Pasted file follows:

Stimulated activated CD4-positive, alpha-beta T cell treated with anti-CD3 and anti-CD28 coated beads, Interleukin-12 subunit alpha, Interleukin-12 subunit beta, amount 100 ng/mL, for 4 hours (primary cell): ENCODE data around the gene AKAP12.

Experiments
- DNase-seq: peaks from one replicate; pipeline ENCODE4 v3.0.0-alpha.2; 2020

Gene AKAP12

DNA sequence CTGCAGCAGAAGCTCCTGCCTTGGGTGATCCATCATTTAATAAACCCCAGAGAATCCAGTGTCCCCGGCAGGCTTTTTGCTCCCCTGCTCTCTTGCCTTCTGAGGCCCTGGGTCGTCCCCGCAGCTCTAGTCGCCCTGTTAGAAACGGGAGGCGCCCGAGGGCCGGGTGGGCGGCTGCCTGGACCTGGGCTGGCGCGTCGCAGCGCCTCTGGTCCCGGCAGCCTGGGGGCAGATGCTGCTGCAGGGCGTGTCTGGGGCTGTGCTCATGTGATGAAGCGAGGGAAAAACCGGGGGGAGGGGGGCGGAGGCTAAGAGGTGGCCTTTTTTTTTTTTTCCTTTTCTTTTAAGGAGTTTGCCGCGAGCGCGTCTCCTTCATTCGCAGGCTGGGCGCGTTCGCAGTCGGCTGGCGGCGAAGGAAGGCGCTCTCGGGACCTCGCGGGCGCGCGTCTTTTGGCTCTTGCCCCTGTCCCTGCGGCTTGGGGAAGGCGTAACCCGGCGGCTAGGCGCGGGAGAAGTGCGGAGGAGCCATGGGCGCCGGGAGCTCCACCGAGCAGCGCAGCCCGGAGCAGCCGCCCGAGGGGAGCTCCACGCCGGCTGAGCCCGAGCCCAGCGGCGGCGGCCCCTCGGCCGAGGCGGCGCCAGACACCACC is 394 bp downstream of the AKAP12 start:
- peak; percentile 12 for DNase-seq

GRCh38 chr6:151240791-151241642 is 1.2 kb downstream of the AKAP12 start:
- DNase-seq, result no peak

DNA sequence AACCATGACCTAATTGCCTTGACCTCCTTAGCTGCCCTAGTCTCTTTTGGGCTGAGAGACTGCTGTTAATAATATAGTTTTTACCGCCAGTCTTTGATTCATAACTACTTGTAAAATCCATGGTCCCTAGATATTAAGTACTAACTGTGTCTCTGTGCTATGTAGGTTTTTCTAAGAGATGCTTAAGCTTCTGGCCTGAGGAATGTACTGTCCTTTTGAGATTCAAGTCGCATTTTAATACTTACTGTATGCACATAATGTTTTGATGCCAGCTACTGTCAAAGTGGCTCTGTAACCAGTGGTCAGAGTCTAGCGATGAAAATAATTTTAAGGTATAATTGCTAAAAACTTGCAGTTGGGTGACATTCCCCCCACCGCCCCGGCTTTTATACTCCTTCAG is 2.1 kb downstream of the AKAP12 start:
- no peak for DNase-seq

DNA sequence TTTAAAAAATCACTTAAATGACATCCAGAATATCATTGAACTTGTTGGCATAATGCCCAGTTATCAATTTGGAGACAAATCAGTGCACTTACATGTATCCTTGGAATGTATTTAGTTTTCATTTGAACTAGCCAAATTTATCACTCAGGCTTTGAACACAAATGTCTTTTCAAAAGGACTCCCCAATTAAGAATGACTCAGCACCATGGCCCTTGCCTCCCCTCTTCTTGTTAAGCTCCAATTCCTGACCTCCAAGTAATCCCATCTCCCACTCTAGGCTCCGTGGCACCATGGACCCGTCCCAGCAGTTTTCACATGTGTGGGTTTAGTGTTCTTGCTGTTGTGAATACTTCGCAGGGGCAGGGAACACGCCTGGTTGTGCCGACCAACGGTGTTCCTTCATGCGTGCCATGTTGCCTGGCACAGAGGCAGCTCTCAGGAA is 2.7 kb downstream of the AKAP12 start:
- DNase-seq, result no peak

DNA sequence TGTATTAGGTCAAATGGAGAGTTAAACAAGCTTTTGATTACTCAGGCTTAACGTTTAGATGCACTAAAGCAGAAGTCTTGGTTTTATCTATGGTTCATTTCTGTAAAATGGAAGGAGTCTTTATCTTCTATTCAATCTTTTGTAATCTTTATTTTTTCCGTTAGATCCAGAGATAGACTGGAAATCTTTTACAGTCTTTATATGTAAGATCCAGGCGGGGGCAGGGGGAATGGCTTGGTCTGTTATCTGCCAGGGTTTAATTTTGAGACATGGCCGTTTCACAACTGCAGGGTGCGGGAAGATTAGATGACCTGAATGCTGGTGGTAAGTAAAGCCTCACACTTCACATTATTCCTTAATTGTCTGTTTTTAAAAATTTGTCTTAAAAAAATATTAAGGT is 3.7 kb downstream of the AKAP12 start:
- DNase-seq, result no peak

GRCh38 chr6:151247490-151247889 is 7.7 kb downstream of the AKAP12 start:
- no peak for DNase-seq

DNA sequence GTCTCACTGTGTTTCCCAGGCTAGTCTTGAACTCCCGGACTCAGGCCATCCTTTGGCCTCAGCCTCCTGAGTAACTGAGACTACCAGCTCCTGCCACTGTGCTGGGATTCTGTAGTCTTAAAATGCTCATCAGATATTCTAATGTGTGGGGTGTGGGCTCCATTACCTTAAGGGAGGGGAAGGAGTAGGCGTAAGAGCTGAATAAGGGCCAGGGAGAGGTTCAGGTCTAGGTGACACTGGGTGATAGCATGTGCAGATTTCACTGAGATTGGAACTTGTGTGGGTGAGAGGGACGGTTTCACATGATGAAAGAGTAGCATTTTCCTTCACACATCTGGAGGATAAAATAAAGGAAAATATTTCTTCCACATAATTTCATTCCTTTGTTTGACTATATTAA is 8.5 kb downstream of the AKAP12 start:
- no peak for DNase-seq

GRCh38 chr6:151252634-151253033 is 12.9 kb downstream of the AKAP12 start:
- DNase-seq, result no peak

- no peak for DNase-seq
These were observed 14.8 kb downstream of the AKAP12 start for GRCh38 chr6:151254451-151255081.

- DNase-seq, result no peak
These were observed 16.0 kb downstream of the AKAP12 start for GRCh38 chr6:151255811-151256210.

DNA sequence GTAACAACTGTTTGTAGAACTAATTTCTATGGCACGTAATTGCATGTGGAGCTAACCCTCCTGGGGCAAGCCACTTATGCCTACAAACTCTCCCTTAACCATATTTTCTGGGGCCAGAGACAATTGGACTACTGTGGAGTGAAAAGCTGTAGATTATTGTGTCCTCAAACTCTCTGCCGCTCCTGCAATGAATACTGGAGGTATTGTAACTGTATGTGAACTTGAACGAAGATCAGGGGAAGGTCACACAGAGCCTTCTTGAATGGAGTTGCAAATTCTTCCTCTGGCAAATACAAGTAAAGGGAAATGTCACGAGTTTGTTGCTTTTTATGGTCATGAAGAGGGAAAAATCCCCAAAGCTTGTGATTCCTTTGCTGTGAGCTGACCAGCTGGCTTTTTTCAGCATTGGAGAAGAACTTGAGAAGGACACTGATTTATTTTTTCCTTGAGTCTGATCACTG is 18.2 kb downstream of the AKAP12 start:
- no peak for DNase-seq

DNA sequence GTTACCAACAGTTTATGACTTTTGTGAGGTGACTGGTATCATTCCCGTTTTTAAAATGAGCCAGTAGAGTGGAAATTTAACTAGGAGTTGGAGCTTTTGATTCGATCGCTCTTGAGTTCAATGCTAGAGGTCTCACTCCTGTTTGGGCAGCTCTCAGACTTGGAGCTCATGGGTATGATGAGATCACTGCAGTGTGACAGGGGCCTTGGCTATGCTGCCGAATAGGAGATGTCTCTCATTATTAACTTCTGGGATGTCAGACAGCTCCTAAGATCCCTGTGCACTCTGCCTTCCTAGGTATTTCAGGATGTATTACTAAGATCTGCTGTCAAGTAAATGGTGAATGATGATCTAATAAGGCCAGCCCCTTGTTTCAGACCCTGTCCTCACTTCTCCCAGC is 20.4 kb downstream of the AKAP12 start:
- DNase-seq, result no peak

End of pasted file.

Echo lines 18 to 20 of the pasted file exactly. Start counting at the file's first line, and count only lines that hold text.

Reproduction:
- no peak for DNase-seq

GRCh38 chr6:151252634-151253033 is 12.9 kb downstream of the AKAP12 start:
- DNase-seq, result no peak